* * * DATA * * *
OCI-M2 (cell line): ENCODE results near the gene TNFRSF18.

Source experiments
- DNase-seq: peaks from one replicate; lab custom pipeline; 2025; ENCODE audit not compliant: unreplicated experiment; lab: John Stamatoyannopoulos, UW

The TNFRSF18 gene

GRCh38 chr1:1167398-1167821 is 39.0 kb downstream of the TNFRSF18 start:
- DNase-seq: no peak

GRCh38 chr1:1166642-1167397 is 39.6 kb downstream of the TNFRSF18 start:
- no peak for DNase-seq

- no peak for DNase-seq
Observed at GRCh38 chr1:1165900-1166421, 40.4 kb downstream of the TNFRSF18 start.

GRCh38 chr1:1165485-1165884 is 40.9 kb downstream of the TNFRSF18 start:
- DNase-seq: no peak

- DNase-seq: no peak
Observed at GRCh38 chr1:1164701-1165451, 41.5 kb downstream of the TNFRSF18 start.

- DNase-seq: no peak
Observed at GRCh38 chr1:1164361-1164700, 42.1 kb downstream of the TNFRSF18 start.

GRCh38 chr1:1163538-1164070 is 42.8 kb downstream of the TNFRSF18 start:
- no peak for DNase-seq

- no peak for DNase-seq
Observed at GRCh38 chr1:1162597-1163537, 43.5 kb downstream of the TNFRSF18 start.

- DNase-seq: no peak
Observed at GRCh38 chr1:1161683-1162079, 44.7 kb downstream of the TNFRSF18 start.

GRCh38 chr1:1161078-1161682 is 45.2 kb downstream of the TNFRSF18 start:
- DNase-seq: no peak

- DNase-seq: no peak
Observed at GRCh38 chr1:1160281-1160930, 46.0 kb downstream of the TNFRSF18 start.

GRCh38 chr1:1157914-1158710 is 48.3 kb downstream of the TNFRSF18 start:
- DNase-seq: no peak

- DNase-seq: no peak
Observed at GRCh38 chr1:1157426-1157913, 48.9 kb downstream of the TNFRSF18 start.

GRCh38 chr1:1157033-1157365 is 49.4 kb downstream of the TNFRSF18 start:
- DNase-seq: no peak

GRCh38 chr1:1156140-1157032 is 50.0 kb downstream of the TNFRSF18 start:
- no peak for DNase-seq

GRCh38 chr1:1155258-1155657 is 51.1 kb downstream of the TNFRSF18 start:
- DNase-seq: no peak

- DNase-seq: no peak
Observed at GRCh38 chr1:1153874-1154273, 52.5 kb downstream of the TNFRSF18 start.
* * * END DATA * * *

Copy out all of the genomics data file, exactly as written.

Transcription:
OCI-M2 (cell line): ENCODE results near the gene TNFRSF18.

Source experiments
- DNase-seq: peaks from one replicate; lab custom pipeline; 2025; ENCODE audit not compliant: unreplicated experiment; lab: John Stamatoyannopoulos, UW

The TNFRSF18 gene

GRCh38 chr1:1167398-1167821 is 39.0 kb downstream of the TNFRSF18 start:
- DNase-seq: no peak

GRCh38 chr1:1166642-1167397 is 39.6 kb downstream of the TNFRSF18 start:
- no peak for DNase-seq

- no peak for DNase-seq
Observed at GRCh38 chr1:1165900-1166421, 40.4 kb downstream of the TNFRSF18 start.

GRCh38 chr1:1165485-1165884 is 40.9 kb downstream of the TNFRSF18 start:
- DNase-seq: no peak

- DNase-seq: no peak
Observed at GRCh38 chr1:1164701-1165451, 41.5 kb downstream of the TNFRSF18 start.

- DNase-seq: no peak
Observed at GRCh38 chr1:1164361-1164700, 42.1 kb downstream of the TNFRSF18 start.

GRCh38 chr1:1163538-1164070 is 42.8 kb downstream of the TNFRSF18 start:
- no peak for DNase-seq

- no peak for DNase-seq
Observed at GRCh38 chr1:1162597-1163537, 43.5 kb downstream of the TNFRSF18 start.

- DNase-seq: no peak
Observed at GRCh38 chr1:1161683-1162079, 44.7 kb downstream of the TNFRSF18 start.

GRCh38 chr1:1161078-1161682 is 45.2 kb downstream of the TNFRSF18 start:
- DNase-seq: no peak

- DNase-seq: no peak
Observed at GRCh38 chr1:1160281-1160930, 46.0 kb downstream of the TNFRSF18 start.

GRCh38 chr1:1157914-1158710 is 48.3 kb downstream of the TNFRSF18 start:
- DNase-seq: no peak

- DNase-seq: no peak
Observed at GRCh38 chr1:1157426-1157913, 48.9 kb downstream of the TNFRSF18 start.

GRCh38 chr1:1157033-1157365 is 49.4 kb downstream of the TNFRSF18 start:
- DNase-seq: no peak

GRCh38 chr1:1156140-1157032 is 50.0 kb downstream of the TNFRSF18 start:
- no peak for DNase-seq

GRCh38 chr1:1155258-1155657 is 51.1 kb downstream of the TNFRSF18 start:
- DNase-seq: no peak

- DNase-seq: no peak
Observed at GRCh38 chr1:1153874-1154273, 52.5 kb downstream of the TNFRSF18 start.